Is the ‘moment of truth’ coming for gas shares like Santos (ASX:STO)?

Here’s what this expert recommends looking out for when watching gas prices in 2022.

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Today has been an eye-opening day for gas prices, potentially putting question marks around energy producing shares such as Santos Ltd (ASX: STO).

Overnight, U.S natural gas futures soared more than 14%, with CNBC reporting the increase was due to predictions of cold weather in parts of North America.

But that might just be the start of it. Experts from Wood Mackenzie have tabled their predictions for gas prices in 2022, declaring the year could bring “a moment of truth” for supply and demand of the energy source.

As Santos is Australia’s biggest supply of natural gas, those invested in the company’s shares might want to keep an eye on the commodity over the coming months.

Here’s what Wood Mackenzie recommends to look out for.

Could gas prices weigh on shares like Santos?

Demand for gas in 2022 is expected to be “resilient” according to the experts.

However, investments in renewables and batteries might increase, putting a ceiling on demand for the commodity.

Additionally, the team at Wood Mackenzie predict gas’ place in the energy transition might be questioned if prices remain high.

Political tensions, weather, and climate concerns could all see gas prices surge this year. And one of the biggest sources of drama could be the European Commission.

The experts predict that a new proposal outlining if projects can be labelled “transitional investments” in the European Union (EU) could help to boost the finances of gas producers this year.

The proposal is intended to help finance the EU’s carbon reduction objectives. So far, the EU has stated that gas projects can be classed ‘transitional’ if their emissions are below 100 grams per kilowatt hour.

According to Wood Mackenzie, that means only plants with carbon capture and storage capabilities would fit within the framework.

Those who own Santos shares may already know that it’s working to create a carbon capture and storage project, named Moomba, in outback South Australia.

It’s also recently partnered with the CSIRO to work on carbon capture technology.

Though, unabated gas-fired power plants might also be classified as ‘transitional’ if they’re commissioned before 2030. But such classifications are unlikely to be a cure-all. Wood Mackenzie’s report states:

Supporters of this latest version argue this will be necessary to help countries reduce coal capacity and build resilience as power systems shift towards renewables.

On the face of it, whether unabated gas-fired plants will be defined as “transitional investments” in the EU taxonomy could be a moment of truth for the global gas industry. Financial and non-financial investors would be able to increase their corporate “green scoring” by investing in gas, including outside Europe… But the EU recognition of gas power plants as a transitional investment is no panacea for the gas industry. Gas prices will need to come down to accommodate increased investments in gas use.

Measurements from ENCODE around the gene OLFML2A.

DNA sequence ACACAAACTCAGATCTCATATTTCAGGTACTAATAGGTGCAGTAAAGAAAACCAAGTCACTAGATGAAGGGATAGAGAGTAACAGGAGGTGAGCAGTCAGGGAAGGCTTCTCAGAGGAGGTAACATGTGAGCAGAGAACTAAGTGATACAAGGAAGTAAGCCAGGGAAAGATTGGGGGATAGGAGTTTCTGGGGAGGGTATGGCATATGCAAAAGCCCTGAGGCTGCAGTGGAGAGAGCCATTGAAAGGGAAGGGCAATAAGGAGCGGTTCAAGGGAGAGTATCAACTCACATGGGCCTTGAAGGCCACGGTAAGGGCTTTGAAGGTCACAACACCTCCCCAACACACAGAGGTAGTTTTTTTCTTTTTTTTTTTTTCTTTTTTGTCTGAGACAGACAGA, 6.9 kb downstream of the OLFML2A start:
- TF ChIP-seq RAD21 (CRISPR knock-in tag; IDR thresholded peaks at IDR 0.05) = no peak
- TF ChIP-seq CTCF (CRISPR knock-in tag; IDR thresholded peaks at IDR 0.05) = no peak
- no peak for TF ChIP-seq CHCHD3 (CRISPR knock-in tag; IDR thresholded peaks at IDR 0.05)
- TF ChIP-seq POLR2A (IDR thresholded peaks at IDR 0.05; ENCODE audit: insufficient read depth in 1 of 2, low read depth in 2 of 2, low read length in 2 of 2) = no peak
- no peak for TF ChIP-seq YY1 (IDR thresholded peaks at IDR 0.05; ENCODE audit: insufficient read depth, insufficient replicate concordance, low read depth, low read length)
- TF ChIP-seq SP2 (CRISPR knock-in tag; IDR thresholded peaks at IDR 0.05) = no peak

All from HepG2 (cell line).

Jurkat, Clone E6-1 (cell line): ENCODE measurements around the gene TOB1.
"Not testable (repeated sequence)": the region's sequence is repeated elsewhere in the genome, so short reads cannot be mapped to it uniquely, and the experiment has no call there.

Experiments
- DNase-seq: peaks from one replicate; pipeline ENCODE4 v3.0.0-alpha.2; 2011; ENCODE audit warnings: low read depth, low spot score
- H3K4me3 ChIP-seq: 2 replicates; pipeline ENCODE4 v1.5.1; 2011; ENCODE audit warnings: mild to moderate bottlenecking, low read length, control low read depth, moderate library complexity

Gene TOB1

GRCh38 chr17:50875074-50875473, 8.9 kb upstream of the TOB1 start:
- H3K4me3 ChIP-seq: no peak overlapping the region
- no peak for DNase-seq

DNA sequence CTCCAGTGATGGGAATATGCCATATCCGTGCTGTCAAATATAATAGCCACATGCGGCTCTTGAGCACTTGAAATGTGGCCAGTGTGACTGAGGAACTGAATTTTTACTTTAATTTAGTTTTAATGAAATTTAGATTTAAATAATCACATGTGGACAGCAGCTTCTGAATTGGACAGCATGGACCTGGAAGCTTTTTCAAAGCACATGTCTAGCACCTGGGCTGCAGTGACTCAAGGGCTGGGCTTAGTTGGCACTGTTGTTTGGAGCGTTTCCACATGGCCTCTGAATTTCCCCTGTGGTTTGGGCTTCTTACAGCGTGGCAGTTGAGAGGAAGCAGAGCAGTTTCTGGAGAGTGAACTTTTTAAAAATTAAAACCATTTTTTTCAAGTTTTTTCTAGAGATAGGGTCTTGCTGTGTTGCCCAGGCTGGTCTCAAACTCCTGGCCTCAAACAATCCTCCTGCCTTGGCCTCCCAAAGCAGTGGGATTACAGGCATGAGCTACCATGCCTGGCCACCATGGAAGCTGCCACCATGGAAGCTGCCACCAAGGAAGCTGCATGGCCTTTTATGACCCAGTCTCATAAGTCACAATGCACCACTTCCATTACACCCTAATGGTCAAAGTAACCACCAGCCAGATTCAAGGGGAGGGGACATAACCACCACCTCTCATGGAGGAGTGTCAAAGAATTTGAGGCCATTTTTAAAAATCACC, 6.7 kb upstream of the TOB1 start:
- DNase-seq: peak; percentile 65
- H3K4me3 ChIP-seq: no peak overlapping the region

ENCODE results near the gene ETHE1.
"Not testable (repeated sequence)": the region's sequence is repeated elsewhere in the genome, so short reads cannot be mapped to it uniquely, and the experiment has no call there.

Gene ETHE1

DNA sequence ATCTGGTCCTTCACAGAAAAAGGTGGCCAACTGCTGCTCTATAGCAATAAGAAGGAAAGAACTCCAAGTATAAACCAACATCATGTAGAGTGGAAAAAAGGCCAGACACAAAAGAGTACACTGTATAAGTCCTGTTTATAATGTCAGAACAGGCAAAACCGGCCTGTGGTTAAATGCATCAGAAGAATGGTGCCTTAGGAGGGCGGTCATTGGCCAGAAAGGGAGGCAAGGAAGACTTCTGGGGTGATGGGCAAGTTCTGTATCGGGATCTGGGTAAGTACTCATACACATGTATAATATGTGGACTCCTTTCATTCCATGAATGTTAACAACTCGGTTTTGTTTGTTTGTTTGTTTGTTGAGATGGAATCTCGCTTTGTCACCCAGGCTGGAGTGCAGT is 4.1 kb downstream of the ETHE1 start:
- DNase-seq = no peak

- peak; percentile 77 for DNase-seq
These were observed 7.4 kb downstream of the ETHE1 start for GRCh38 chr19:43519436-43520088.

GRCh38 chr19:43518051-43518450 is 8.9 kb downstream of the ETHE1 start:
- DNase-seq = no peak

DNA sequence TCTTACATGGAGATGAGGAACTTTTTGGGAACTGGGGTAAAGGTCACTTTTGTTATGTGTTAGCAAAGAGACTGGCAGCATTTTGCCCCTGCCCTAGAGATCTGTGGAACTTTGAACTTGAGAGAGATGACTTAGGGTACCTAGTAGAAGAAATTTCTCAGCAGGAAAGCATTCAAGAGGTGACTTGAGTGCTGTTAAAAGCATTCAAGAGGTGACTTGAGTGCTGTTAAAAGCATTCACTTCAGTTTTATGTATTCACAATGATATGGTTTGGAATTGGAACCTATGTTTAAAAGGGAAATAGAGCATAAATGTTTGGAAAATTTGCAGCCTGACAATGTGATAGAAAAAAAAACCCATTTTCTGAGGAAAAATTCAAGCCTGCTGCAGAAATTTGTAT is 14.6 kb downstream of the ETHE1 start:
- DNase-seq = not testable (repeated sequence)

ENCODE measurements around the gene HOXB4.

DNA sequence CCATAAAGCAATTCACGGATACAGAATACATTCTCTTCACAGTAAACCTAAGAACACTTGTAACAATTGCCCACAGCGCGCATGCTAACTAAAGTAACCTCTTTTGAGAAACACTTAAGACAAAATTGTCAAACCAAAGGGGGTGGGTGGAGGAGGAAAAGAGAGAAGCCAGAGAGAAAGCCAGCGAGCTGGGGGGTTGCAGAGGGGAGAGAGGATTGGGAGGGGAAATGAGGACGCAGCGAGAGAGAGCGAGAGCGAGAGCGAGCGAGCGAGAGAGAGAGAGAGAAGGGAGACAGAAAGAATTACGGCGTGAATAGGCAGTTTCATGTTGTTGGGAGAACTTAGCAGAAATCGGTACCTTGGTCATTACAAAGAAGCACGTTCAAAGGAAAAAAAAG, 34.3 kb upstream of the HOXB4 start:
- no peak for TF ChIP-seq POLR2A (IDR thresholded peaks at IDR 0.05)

What else could move gas prices in 2022?

Fortunately, Wood Mackenzie believes that gas prices could be on a downward trajectory, but only if Russia’s Nord Stream 2 pipeline is commissioned.

It noted that its possible gas storage inventories will have dropped below 15 billion cubic metres by April. While prices might fall at the end of winter, the need to fill the storage deficit will be significant.

The pipeline between Russia and Germany might be the only way to fill storage inventories. But tensions between Russia and Ukraine could stall its commissioning.

Another happening that will likely impact demand for gas is potentially obvious. That is, the weather. The experts commented:

Normal winter weather, including in Asia, and visibility on Nord Stream 2 commissioning would push prices down, although demand for storage (and high carbon prices) will maintain prices above US$15 per metric million British thermal unit. But cold winter weather in Europe and Asia alongside continued uncertainty about commissioning of Nord Stream 2 could see prices increase further throughout 2022.

Finally, Wood Mackenzie predicts that LNG oil-indexated contracts could rise by as much as 12% on a weighted average basis.

Though, it noted that contracts starting before 2025 will likely attract premiums, while those starting after could be priced lower.

Motley Fool contributor Brooke Cooper has no position in any of the stocks mentioned. The Motley Fool Australia's parent company Motley Fool Holdings Inc. has no position in any of the stocks mentioned. The Motley Fool Australia has no position in any of the stocks mentioned. The Motley Fool has a disclosure policy. This article contains general investment advice only (under AFSL 400691). Authorised by Bruce Jackson.

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